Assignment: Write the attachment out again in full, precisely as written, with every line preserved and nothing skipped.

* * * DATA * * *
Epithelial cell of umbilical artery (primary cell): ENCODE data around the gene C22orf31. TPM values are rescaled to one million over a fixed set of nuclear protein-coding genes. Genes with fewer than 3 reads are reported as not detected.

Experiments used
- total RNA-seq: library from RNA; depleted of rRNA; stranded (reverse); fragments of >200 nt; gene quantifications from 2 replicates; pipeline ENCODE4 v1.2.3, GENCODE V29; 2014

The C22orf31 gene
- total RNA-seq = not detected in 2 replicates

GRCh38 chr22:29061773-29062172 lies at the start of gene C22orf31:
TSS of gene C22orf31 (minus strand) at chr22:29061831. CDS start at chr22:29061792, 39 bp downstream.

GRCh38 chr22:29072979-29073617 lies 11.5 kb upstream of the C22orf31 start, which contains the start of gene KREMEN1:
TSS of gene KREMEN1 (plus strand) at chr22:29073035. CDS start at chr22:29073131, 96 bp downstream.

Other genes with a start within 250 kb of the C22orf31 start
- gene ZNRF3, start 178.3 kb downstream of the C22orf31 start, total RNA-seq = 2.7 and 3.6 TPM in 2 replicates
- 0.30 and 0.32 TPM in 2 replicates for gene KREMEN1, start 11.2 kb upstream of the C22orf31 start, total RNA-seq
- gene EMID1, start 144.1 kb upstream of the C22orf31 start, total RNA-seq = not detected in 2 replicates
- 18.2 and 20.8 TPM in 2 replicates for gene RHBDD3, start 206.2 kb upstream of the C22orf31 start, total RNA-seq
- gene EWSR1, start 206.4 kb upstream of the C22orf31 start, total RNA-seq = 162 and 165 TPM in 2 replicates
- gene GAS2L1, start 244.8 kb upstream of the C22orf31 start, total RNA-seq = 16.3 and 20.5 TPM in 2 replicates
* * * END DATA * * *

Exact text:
Epithelial cell of umbilical artery (primary cell): ENCODE data around the gene C22orf31. TPM values are rescaled to one million over a fixed set of nuclear protein-coding genes. Genes with fewer than 3 reads are reported as not detected.

Experiments used
- total RNA-seq: library from RNA; depleted of rRNA; stranded (reverse); fragments of >200 nt; gene quantifications from 2 replicates; pipeline ENCODE4 v1.2.3, GENCODE V29; 2014

The C22orf31 gene
- total RNA-seq = not detected in 2 replicates

GRCh38 chr22:29061773-29062172 lies at the start of gene C22orf31:
TSS of gene C22orf31 (minus strand) at chr22:29061831. CDS start at chr22:29061792, 39 bp downstream.

GRCh38 chr22:29072979-29073617 lies 11.5 kb upstream of the C22orf31 start, which contains the start of gene KREMEN1:
TSS of gene KREMEN1 (plus strand) at chr22:29073035. CDS start at chr22:29073131, 96 bp downstream.

Other genes with a start within 250 kb of the C22orf31 start
- gene ZNRF3, start 178.3 kb downstream of the C22orf31 start, total RNA-seq = 2.7 and 3.6 TPM in 2 replicates
- 0.30 and 0.32 TPM in 2 replicates for gene KREMEN1, start 11.2 kb upstream of the C22orf31 start, total RNA-seq
- gene EMID1, start 144.1 kb upstream of the C22orf31 start, total RNA-seq = not detected in 2 replicates
- 18.2 and 20.8 TPM in 2 replicates for gene RHBDD3, start 206.2 kb upstream of the C22orf31 start, total RNA-seq
- gene EWSR1, start 206.4 kb upstream of the C22orf31 start, total RNA-seq = 162 and 165 TPM in 2 replicates
- gene GAS2L1, start 244.8 kb upstream of the C22orf31 start, total RNA-seq = 16.3 and 20.5 TPM in 2 replicates